In this PBS NewsHour segment, science correspondent Miles O'Brien reports on a contest launched by actor and author Alan Alda that challenges scientists to explain the science behind a flame, while flexing their communication muscles. The judges are thousands of 11-year-olds.
Below, the winning video entry: "What is a Flame," by Ben Ames, a quantum physicist working on his doctorate at the University of Innsbruck, Austria. I loved it, but more importantly, so did the kids.
From Miles' blog post about his story for the NewsHour:
In 1947, an 11-year old Alan Alda asked his teacher that question and got a non-response: “oxidation” – thus ensuring young Alan would continue on his career path of acting instead of taking a turn toward science.
His teacher might have been too busy, but in all likelihood, didn’t really know the answer. I sure didn’t before I started working on my story for the NewsHour on the Flame Challenge. In fact, one of the few things I knew about flames was they burn in a sphere in the absence of gravity (no convection without it).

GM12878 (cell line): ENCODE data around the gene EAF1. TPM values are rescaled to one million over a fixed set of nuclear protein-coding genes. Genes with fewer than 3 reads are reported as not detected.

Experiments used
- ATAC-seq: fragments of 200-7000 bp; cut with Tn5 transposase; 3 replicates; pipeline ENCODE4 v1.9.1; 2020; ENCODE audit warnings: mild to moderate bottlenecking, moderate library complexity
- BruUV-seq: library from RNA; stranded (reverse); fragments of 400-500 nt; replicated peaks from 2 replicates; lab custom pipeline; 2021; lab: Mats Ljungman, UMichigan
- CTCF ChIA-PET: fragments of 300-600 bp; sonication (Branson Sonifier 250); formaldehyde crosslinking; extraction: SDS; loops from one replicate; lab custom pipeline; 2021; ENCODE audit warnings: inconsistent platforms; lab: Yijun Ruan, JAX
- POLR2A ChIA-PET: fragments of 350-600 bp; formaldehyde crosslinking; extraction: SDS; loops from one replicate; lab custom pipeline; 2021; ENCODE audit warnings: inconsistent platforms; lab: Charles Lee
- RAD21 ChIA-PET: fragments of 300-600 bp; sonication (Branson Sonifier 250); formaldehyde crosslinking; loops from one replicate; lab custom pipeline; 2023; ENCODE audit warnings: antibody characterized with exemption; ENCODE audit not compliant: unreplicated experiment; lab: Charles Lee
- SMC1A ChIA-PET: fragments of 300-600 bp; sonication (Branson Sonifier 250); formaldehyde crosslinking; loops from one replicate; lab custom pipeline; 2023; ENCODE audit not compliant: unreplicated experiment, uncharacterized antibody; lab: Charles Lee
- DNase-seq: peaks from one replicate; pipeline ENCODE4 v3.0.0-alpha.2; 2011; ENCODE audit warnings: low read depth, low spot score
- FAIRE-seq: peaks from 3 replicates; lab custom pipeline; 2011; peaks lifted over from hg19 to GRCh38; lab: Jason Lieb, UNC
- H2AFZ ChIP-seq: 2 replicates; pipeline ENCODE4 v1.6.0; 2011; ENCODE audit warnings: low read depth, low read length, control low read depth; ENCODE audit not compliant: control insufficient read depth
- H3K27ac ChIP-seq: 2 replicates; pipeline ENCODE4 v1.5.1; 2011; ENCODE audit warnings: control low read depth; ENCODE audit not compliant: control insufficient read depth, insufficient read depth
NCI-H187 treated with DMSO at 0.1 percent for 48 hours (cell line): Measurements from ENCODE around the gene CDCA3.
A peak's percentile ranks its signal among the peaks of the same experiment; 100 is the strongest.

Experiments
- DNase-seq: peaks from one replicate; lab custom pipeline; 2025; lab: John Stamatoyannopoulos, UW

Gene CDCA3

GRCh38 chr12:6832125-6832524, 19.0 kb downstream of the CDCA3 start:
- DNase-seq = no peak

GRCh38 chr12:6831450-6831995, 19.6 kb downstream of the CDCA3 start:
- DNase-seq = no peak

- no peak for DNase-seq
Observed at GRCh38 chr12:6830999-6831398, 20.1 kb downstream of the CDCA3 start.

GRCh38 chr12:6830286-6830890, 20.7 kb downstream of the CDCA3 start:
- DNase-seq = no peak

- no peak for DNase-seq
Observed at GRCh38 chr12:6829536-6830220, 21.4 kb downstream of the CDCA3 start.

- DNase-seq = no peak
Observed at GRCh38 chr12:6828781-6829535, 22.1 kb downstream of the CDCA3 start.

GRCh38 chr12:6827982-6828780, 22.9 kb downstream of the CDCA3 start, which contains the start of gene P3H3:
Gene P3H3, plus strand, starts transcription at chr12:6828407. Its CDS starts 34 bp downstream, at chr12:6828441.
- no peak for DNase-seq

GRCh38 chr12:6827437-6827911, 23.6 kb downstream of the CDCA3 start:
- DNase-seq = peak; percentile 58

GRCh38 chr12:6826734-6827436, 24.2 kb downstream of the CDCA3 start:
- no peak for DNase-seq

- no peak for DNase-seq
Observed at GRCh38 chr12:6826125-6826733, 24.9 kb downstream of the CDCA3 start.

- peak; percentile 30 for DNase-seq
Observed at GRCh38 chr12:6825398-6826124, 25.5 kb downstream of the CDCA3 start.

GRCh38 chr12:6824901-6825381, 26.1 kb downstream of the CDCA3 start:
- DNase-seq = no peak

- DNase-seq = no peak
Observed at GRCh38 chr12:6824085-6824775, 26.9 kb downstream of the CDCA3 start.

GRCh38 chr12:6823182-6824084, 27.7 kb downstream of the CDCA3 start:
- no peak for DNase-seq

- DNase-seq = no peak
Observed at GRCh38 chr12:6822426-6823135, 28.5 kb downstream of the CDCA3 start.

I felt bad about this until I met the winner, Ben Ames. Ben is a quantum physicist working on his doctorate at the University of Innsbruck, Austria. When he heard about the Flame Challenge, he became immediately intrigued, but he also did what all Dads hoping to maintain their superpower luster do these days; he immediately went to Wikipedia to try and figure out what the heck a flame is anyway.
So don’t feel bad, fellow humanities majors. The problem with the Wikipedia entry is that it’s tough sledding for an 11-year-old – and for those who stopped learning science when they were eleven.
In the video above, NewsHour host Hari Sreenivasan talks with Miles (in my living room, heh!) about the "Flame Challenge" contest.
Boing Boing editor/partner and tech culture journalist Xeni Jardin hosts and produces Boing Boing's in-flight TV channel on Virgin America airlines (#10 on the dial), and writes about living with breast cancer. Diagnosed in 2011. @xeni on Twitter. email: email@example.com.